• Bottom line - like the trade with the Dodgers, like the Sizemore signing, I love what Ben Cherington has done here. Some or all of it may not work, but he took steps to improve his team, now, for next season. He got value, we hope, for players whose work was not going to provide any further effective value for the Red Sox, as the odds of Boston making the post-season are vanishingly small at this point. Rather than chase a mirage, he pulled the trigger on the rebuild and went about it in a way that makes sense, trading Major League talent that will be free agents in November for Major League talent that will be in Boston next year, and bringing in players that address the specific weaknesses that have killed the 2014 Red Sox. I think Cherington has done an outstanding job as the GM of the Red Sox, and this week was more evidence of it.

  • Opening day starting rotation, 2014 Boston Red Sox, defending World Series Champions:
    Jon Lester - Traded to Oakland
    John Lackey - Traded to St. Louis
    Clay Buchholz
    Jake Peavy - Traded to San Francisco
    Felix Doubront - Traded to Chicago Cubs
    Four of five starting pitchers gone before the end of July. I have never seen anything quite like it.

  • Of course, the one starter that didn't get traded was responsible for 14 earned runs in 10 innings pitched in two losses this week. Last night, the Red Sox gave him three-run leads twice, and he gave them right back. (To be fair [actually, more than fair, given the way he pitched], he should have been out of the 5th with the 7-4 lead intact, but Cespedes didn't get to an easily catchable fly ball to left which would have been the third out.)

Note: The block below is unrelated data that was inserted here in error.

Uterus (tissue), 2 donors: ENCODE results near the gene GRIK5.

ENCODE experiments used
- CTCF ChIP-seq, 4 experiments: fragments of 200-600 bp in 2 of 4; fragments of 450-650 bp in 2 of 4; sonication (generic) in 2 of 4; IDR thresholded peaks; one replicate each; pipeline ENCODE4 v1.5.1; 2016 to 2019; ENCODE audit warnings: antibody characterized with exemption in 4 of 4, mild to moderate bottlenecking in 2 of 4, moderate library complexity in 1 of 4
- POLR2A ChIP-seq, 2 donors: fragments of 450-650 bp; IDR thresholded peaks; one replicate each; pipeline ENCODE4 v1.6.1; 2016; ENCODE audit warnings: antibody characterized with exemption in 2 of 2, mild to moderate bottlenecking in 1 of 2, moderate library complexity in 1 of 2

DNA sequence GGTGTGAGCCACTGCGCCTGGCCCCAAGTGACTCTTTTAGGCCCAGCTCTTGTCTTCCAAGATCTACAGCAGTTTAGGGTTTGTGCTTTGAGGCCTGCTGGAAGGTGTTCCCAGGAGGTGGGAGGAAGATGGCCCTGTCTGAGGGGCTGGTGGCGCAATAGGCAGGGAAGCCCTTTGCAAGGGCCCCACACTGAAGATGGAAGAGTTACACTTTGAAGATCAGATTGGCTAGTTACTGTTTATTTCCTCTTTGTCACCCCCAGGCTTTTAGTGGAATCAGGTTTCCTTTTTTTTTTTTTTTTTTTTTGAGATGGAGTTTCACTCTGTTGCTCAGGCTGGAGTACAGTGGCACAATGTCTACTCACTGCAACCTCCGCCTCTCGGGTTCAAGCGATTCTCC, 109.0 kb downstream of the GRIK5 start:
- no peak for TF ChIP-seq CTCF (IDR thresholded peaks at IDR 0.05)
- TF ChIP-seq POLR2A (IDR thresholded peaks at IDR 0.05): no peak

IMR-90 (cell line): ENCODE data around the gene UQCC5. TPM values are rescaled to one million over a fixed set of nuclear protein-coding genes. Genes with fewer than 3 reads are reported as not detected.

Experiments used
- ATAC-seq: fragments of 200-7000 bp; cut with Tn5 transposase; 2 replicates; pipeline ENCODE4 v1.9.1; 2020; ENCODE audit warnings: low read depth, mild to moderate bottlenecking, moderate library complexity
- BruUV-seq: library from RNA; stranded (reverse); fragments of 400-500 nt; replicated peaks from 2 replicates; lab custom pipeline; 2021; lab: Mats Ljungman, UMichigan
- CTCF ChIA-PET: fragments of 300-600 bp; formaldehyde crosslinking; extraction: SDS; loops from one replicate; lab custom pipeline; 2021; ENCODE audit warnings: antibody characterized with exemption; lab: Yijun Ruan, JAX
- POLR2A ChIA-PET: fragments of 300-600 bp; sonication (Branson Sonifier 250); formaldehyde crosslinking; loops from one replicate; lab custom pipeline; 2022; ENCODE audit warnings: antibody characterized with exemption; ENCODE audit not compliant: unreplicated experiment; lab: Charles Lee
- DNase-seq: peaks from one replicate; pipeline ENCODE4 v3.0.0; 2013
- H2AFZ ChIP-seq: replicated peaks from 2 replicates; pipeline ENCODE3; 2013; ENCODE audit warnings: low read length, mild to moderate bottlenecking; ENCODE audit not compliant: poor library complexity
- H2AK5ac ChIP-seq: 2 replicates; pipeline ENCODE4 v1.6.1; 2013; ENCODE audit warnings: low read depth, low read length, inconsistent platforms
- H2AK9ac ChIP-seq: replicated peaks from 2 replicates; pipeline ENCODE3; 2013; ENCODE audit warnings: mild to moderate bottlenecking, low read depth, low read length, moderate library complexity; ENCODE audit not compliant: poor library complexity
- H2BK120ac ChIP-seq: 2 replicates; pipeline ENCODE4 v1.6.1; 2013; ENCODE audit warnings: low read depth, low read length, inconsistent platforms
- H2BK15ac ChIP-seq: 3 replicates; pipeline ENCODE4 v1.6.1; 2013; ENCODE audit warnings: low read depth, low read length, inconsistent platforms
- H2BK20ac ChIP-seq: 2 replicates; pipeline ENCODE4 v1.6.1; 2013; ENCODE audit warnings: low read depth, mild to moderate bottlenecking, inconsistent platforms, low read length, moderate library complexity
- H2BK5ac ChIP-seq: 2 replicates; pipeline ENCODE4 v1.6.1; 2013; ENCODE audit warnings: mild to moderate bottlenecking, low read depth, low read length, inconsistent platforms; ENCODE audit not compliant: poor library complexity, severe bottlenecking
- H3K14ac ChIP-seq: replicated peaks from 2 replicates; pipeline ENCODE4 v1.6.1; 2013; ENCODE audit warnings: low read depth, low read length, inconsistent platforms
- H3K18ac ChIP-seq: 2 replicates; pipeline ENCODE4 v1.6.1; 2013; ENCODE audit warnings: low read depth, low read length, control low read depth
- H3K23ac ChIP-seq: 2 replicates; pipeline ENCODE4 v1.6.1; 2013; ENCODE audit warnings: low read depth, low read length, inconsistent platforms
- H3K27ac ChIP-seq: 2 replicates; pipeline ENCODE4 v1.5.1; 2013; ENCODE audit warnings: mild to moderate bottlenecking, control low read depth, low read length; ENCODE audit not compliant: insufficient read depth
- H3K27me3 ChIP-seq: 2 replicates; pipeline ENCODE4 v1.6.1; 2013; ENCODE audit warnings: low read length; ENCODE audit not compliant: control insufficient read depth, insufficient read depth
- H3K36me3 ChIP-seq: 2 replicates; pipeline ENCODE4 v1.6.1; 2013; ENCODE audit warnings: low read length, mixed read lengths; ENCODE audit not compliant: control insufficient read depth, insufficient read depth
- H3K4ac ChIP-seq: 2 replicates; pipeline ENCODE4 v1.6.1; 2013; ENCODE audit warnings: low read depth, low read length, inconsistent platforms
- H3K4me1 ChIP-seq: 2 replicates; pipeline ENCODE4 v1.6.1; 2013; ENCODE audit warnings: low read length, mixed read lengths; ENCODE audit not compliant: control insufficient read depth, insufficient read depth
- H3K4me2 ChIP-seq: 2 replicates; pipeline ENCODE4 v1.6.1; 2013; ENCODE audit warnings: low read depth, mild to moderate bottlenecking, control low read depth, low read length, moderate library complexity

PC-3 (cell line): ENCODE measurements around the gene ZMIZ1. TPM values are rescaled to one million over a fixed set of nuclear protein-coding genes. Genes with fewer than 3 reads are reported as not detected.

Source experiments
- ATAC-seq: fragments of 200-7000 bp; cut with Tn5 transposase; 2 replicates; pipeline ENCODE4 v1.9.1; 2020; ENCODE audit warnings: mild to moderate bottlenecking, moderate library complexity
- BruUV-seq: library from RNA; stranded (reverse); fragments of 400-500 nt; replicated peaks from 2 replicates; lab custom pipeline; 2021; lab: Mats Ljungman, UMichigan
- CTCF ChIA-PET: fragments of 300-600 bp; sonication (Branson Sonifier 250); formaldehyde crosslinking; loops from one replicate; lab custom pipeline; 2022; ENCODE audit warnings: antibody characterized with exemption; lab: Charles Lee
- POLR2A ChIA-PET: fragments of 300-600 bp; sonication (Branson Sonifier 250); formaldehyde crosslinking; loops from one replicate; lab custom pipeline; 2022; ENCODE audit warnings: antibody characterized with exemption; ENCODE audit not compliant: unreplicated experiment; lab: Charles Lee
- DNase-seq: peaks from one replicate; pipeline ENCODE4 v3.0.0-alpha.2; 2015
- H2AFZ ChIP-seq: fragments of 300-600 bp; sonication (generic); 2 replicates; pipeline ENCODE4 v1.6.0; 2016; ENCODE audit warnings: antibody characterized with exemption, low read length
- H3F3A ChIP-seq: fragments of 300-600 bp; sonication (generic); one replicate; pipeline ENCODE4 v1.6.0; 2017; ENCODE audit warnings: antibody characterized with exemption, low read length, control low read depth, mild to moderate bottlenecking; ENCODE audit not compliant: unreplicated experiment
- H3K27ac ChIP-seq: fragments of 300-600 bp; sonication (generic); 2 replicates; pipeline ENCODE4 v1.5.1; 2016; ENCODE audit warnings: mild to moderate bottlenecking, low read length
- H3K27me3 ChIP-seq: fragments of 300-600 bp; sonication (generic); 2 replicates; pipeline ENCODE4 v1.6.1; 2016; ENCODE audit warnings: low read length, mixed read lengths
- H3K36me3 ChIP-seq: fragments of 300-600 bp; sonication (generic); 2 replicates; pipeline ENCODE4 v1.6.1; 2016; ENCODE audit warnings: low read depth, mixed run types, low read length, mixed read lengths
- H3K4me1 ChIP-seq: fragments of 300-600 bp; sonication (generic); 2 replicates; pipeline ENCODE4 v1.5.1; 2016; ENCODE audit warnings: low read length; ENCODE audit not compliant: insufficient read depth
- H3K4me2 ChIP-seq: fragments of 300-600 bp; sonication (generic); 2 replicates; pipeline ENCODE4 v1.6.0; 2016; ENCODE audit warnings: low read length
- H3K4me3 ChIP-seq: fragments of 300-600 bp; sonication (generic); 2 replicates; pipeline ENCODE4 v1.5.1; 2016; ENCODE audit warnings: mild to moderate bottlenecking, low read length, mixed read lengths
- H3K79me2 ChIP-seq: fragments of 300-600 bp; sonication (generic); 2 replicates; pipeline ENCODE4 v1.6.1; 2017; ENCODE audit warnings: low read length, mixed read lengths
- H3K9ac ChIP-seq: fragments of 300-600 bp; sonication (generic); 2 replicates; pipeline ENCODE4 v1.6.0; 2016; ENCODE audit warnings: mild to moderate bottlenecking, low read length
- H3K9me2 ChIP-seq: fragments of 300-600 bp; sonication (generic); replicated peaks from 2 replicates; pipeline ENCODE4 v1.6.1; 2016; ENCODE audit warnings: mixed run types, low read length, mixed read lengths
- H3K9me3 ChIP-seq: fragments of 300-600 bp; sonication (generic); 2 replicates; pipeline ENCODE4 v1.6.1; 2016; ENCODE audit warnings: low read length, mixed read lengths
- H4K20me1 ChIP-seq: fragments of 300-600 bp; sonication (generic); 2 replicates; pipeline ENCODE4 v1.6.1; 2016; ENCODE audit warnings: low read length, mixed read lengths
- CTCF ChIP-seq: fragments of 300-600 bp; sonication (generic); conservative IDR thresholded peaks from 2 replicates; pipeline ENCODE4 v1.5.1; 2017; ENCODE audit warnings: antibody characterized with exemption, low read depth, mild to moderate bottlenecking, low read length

• OT: For about an hour and 40 minutes, I thought that the first 10 minutes of #Shardnado2 was the worst 10 minutes of filmmaking that I had ever seen.

    Then I saw the last 10 minutes of #Sharknado2.

    But I laughed as hard as I did last year for the first one, so, mission accomplished.

  • Nice debut for Anthony Ranaudo, allowing only two runs in six innings to the Yankees for the Red Sox one win on the week.

  • Red Sox Player of the Week - He's been one of the key problems with the offense this year, but Dustin Pedroia (.400/.400/.600/1.000, 5.47 runs created, 9.12 RC/25 outs) had a great week.

  • Red Sox Pitcher of the Week - None. Ranaudo was good, but there were no special performances and no award will be given out.
AL Pythagorean Projection Report - 8/4/2014
LA Angels4.85(2)4.05(6)0.581(2)644666442
Kansas City3.95(12)3.95(4)0.5(8)555557532
Tampa Bay3.95(11)3.96(5)0.499(9)55565457-1
Chicago Sox4.4(6)4.63(13)0.477(10)535954581
NY Yankees4.05(9)4.31(9)0.472(11)525857535
Top 5 projections (using current winning %)
LA Angels9765
Top 5 projections (starting with today's record, using Pythagorean winning %)
LA Angels9666
Standings for the week
Tampa Bay4.17(8)3.67(6)0.558(7)33330
Kansas City3(13)2.83(3)0.526(8)33421
NY Yankees5.5(5)5.5(12)0.5(9)33330
LA Angels4.17(8)4.83(10)0.433(11)33330
Chicago Sox6.5(1)7.83(15)0.415(12)24331